What has surprised you most about becoming a published author?
Well, since I knew nothing going in (I was as green and naïve as it gets) everything surprised me! Still, I think there’s a common misconception that if you can just land a book deal, then it’s all downhill from there—when in fact it’s just as tough to stay published as it is to get published—if not harder!


Blank Confession by Pete Hautman
  • From Goodreads: Shayne Blank is the new kid in town--but that doesn't stop him from getting into a lot of trouble very quickly. The other kids don't understand him. He's not afraid of anything. He seems too smart. And his background doesn't add up. But when he walks into the police department to confess to a murder, it quickly becomes apparent that nothing is as it seems. There's more to Shayne--and his story--than meets the eye. As the details begin to fill in, the only thing that becomes clear is that nothing about Shayne's story is clear at all.

How long did you work on this book?
According to my journal entries, BLANK CONFESSION was written between September, 2008 and November, 2009, but I’d been thinking about it for several months prior to that. I guess from concept to finished manuscript it took about two years. That’s a little quicker than usual for me. I work on several projects simultaneously—my love story, THE BIG CRUNCH (January, 2011), was mostly written during that same time period.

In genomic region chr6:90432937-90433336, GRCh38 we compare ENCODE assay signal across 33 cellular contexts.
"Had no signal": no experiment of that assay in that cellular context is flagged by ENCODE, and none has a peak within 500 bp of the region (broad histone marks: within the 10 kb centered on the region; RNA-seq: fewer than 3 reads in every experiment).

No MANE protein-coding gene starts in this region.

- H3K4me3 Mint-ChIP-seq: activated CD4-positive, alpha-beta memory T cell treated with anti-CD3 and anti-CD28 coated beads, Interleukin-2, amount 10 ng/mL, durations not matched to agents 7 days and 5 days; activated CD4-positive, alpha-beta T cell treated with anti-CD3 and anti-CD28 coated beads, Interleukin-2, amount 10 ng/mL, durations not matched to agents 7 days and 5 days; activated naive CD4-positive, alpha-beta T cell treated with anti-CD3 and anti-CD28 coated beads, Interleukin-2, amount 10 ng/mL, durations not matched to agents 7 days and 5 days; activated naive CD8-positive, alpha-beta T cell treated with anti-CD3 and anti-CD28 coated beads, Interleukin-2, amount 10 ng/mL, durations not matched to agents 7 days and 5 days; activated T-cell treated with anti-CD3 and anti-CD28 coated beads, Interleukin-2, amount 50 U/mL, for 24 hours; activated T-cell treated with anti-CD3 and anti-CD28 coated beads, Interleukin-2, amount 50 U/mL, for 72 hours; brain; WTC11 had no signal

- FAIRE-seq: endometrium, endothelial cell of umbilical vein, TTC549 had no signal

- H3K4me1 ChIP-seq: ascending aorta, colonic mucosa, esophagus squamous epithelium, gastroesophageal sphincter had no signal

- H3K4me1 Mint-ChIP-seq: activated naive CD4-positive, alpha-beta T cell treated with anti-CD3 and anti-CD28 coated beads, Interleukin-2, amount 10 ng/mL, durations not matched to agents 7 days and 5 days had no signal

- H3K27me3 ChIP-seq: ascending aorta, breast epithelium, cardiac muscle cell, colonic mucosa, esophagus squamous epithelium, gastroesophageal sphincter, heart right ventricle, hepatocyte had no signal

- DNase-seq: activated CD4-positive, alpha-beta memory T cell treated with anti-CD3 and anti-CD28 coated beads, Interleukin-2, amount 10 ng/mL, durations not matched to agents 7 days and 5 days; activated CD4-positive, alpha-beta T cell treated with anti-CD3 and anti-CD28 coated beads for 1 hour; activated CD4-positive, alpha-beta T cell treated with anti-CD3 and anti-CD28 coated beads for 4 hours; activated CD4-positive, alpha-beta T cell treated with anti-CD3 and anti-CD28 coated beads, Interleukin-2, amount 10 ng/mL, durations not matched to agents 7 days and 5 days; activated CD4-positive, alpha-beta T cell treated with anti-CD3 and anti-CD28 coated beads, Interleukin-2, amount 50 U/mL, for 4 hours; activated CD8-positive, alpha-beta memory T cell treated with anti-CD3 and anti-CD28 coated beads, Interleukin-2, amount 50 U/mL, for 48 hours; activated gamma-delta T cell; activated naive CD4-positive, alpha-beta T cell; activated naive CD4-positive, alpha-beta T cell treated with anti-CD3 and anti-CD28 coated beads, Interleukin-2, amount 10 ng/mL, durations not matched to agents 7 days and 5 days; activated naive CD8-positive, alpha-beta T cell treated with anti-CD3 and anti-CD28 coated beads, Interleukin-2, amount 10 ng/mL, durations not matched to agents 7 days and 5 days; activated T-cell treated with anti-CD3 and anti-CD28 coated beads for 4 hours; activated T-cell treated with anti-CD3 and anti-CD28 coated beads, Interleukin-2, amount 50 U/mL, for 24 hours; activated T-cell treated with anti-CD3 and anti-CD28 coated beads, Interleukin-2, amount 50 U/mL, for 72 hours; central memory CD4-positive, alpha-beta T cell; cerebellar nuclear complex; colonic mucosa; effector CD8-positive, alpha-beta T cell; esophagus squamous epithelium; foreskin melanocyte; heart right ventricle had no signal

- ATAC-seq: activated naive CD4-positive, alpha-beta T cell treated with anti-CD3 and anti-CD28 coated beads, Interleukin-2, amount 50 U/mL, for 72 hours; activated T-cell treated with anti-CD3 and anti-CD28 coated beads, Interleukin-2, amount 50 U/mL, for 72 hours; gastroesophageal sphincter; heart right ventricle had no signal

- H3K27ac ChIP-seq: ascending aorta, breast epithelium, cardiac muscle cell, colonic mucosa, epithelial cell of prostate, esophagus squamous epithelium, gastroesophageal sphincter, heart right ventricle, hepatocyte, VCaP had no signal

How was your journey to publication? Long, short, how many rejections?
I was writing fiction for fifteen years before I submitted my work anywhere. My internal editor is both fierce and unbending. I knew my early work wasn’t good enough. When I finally completed a couple of novels I thought I could sell, it took me a year to find an agent. It took that agent another year to place the books with Simon & Schuster. It seemed like forever, but I think that time frame is fairly typical.

What advice would you most like to pass along to other writers?